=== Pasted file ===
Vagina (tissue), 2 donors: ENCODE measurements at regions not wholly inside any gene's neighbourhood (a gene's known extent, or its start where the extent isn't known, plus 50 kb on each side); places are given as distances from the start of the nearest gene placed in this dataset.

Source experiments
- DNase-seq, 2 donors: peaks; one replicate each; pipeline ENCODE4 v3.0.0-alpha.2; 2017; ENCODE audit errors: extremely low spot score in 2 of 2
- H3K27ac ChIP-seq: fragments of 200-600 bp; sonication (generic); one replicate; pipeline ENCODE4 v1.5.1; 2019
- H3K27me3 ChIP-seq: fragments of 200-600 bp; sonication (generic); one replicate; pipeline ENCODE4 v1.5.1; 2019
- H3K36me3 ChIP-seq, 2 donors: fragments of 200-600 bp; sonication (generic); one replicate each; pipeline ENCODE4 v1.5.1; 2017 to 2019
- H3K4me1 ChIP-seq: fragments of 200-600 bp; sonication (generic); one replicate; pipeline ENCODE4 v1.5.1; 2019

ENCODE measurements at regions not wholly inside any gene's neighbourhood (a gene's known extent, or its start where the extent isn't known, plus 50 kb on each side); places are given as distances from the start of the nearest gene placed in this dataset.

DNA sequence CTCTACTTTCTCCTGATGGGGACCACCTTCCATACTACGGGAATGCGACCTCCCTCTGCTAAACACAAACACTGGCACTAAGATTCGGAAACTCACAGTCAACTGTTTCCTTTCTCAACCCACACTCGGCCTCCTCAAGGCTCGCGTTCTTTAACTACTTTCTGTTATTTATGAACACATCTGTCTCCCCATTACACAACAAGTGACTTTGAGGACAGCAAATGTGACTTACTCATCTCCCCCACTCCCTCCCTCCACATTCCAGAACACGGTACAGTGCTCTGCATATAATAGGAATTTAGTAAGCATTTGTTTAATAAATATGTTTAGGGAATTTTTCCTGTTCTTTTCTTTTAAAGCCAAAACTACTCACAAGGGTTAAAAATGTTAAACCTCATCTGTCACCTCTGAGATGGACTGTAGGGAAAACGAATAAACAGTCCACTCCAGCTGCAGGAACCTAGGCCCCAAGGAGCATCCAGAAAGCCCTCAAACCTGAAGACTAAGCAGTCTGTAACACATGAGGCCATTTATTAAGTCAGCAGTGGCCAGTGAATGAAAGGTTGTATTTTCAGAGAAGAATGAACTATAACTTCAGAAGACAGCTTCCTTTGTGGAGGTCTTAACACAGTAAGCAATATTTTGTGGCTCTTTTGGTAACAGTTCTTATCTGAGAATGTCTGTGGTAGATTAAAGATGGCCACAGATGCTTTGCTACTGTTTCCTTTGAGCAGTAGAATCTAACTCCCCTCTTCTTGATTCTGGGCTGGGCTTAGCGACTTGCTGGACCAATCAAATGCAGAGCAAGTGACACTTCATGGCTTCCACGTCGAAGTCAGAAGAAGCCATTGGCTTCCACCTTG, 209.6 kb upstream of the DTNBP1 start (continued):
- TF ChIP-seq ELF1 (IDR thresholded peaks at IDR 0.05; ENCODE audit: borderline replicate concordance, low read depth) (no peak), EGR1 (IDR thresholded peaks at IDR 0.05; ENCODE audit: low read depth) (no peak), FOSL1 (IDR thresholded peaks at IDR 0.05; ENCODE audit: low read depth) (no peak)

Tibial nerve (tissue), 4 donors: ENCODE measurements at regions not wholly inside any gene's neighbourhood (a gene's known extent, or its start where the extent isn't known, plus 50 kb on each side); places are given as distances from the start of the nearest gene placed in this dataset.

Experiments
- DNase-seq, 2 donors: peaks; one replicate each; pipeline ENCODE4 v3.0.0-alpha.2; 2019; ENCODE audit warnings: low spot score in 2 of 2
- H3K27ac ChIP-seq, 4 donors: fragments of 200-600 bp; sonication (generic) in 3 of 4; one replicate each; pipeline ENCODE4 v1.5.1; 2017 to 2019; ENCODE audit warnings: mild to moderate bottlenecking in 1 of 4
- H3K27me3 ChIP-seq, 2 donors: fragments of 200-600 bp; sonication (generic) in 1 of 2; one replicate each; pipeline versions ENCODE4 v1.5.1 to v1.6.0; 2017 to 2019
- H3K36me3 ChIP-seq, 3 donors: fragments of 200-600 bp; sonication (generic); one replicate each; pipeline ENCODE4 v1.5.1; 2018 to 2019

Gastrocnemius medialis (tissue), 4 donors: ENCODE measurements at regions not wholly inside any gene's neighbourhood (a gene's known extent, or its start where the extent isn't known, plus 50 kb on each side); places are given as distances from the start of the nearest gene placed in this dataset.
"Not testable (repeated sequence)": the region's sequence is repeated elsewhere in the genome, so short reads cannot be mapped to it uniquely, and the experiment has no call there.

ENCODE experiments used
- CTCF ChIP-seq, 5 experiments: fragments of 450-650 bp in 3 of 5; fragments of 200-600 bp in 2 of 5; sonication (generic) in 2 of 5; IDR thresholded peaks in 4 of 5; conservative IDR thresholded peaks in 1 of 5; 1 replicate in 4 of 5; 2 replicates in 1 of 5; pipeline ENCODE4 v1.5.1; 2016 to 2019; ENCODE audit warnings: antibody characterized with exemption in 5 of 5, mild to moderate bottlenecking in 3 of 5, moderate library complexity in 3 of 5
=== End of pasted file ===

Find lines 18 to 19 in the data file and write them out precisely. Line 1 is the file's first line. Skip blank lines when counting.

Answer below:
"Not testable (repeated sequence)": the region's sequence is repeated elsewhere in the genome, so short reads cannot be mapped to it uniquely, and the experiment has no call there.

ENCODE experiments used